Costco Wholesale (NASDAQ:COST) didn't escape from the COVID-19 pandemic completely unscathed. The warehouse-club chain's comparable sales declined in April for the first time in over a decade, due to the impact of stay-at-home orders, which decimated traffic to Costco's warehouses.

However, the pressure didn't last for long. Sales returned to growth in May as shoppers started to venture out to stores in greater numbers. And last week, Costco reported that sales trends accelerated again in June, with the company logging a rare double-digit comp-sales gain.

A quick dip and a quick recovery

The COVID-19 pandemic hit most of Costco's major markets (especially the U.S.) in March. Initially, the pandemic was good for business, as it led to a surge in "stock-up" trips to buy essentials. Costco's comparable sales (adjusted to exclude the impact of foreign currency fluctuations and changes in gasoline prices) jumped 12.3% year over year in March, with strong growth across all of its major markets.

On the flip side, once customers' pantries were full and stay-at-home orders were in effect in most of Costco's markets, sales slowed. In April, adjusted comparable sales slipped 0.5%, pulled down by sharp sales declines in ancillary business lines like gasoline, travel, hearing aids, optical and photo departments, and the company's popular food courts. Results were particularly weak in Canada.

Sales snapped back quickly, though. Adjusted comparable sales surged 9.7% year over year in May, including 17.9% growth outside the U.S. and Canada.

The entrance to a Costco warehouse

Image source: Costco Wholesale.

Further improvement in June

Costco continued gaining momentum last month. During the five-week period that ended on July 5, adjusted comparable sales skyrocketed 14.4% year over year. As a result, total sales increased 11.1% to $16.18 billion, despite significant headwinds from lower gas prices and the strong dollar.

In fact, Costco posted double-digit adjusted comp sales gains in all three of its regions last month, with a 13.6% increase in the U.S., 12.2% growth in Canada, and a stunning 22.1% surge for the rest of the world. Internationally, it achieved the strongest growth in the U.K., Japan, and Australia. E-commerce sales contributed to the stellar growth, rising more than 85% year over year for the third consecutive month.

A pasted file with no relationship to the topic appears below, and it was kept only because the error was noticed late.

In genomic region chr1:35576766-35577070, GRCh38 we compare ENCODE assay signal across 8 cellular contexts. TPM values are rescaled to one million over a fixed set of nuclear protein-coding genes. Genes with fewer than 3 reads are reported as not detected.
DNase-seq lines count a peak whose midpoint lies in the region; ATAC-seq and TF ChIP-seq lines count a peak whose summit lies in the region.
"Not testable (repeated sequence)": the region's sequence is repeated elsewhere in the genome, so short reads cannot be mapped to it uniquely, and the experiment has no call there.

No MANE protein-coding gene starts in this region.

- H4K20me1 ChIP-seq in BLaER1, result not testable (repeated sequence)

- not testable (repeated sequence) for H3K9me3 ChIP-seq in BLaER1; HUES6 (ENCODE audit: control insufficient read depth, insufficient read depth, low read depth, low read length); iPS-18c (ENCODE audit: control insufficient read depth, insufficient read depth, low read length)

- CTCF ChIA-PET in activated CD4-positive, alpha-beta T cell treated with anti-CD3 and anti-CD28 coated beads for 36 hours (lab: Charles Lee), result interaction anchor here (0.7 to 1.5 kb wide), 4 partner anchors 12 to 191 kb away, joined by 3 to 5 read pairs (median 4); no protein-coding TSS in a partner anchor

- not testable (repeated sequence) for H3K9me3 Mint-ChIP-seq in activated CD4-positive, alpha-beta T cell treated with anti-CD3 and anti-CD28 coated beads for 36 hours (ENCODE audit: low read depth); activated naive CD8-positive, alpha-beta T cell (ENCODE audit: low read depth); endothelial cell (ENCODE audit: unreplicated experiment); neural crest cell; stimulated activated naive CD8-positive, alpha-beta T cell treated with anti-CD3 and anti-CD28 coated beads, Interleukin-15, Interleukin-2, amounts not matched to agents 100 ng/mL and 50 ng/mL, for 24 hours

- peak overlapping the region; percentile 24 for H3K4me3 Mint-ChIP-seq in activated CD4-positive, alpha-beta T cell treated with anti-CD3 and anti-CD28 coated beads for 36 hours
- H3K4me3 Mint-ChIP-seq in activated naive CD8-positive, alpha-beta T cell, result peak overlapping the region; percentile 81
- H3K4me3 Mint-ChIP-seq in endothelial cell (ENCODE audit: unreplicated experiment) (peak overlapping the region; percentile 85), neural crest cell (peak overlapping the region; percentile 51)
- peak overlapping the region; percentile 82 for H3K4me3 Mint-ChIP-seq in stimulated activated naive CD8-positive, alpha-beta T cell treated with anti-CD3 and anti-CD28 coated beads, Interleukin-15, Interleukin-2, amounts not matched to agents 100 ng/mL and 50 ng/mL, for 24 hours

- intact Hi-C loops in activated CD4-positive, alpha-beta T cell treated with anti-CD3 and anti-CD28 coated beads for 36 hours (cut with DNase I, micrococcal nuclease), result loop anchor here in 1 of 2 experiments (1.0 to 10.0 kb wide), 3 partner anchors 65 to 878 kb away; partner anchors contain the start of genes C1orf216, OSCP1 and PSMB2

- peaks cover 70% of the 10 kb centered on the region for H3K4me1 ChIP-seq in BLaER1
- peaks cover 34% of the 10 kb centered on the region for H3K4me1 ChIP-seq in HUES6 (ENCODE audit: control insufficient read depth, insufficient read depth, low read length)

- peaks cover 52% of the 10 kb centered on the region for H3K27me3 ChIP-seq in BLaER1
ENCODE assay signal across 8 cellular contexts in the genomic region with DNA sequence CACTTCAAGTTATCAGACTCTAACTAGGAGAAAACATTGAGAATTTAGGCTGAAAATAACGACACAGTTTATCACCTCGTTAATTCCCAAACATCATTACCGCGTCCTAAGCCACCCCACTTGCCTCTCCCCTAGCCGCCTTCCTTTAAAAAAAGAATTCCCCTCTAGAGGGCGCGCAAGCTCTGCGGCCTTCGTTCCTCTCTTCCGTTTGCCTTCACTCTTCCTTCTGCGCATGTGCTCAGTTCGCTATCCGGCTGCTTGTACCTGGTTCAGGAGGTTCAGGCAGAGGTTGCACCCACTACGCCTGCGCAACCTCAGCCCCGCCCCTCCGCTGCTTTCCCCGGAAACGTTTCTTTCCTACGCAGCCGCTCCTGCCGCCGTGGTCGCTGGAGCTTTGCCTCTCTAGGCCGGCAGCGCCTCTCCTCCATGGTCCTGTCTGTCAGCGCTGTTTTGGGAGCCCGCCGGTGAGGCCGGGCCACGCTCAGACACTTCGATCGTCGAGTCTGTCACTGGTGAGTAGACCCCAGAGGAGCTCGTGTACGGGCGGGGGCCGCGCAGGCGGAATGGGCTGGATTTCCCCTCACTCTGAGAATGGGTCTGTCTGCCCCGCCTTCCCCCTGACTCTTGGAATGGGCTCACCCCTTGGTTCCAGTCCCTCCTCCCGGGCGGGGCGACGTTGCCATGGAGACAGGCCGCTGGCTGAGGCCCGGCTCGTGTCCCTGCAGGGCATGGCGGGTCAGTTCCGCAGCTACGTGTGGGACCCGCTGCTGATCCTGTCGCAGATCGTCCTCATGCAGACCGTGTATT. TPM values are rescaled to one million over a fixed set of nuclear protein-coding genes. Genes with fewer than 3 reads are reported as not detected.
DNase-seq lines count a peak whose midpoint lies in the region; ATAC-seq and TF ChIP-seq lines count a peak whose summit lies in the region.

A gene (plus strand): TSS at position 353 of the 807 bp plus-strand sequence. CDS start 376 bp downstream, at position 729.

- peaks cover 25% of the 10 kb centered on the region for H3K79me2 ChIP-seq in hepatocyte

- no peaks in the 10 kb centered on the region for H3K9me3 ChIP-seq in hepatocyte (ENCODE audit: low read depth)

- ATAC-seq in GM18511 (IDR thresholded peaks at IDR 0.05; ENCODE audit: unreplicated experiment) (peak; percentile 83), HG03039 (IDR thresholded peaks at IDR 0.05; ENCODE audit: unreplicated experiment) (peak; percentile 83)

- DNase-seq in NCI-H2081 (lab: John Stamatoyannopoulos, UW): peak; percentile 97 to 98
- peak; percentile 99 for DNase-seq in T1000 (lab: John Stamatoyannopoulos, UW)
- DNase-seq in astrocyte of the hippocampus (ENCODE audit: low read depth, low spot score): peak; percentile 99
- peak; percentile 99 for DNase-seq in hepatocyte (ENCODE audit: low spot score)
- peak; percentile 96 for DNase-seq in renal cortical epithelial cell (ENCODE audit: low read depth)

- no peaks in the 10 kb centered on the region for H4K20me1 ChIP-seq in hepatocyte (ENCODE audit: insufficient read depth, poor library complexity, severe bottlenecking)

Costco's stellar comp-sales growth came despite a "high-teens" comp-sales decline in ancillary business lines. For example, gasoline demand remains depressed, food courts are still offering limited operations, and photo departments have seen sluggish sales.

By contrast, Costco logged "mid-teens" or stronger growth last month in each of its four core merchandise classifications -- food and sundries, fresh, hardlines, and softlines. With people eating at home more often, grocery sales continue to grow strongly. Meanwhile, Costco's hardlines and softlines categories are benefiting from demand for appliances, major electronics, hardware, and home furnishings as customers look to spruce up their homes during the pandemic.

Setting up for a strong end to fiscal 2020

With two months left in Costco's 2020 fiscal year, it looks like the company could report blowout results for the fourth quarter. In the third quarter, which ended on May 10, adjusted comparable sales increased 7.8%, as the retailer's weak April results offset its stellar growth in March. Pre-tax earnings rose 3.6% year over year to $1.16 billion, despite a $283 million pre-tax headwind from higher wages and sanitation costs associated with the pandemic.

Based on the consumer-staples giant's strong May and June results, it looks like Costco will post significantly higher sales growth in the fourth fiscal quarter than it did last quarter. That, in turn, should help the company leverage its fixed costs and overcome pandemic-related cost pressures, enabling faster earnings growth. Strong gasoline margins could also juice Costco's profits.

Obviously, 2020 will go down as a very unusual year for retailers. Some of the changes to consumer shopping patterns will prove temporary, while others may become permanent. Thanks to its relentless focus on providing real value to its members, Costco is one of the retailers best positioned to retain the market share it's gaining this year.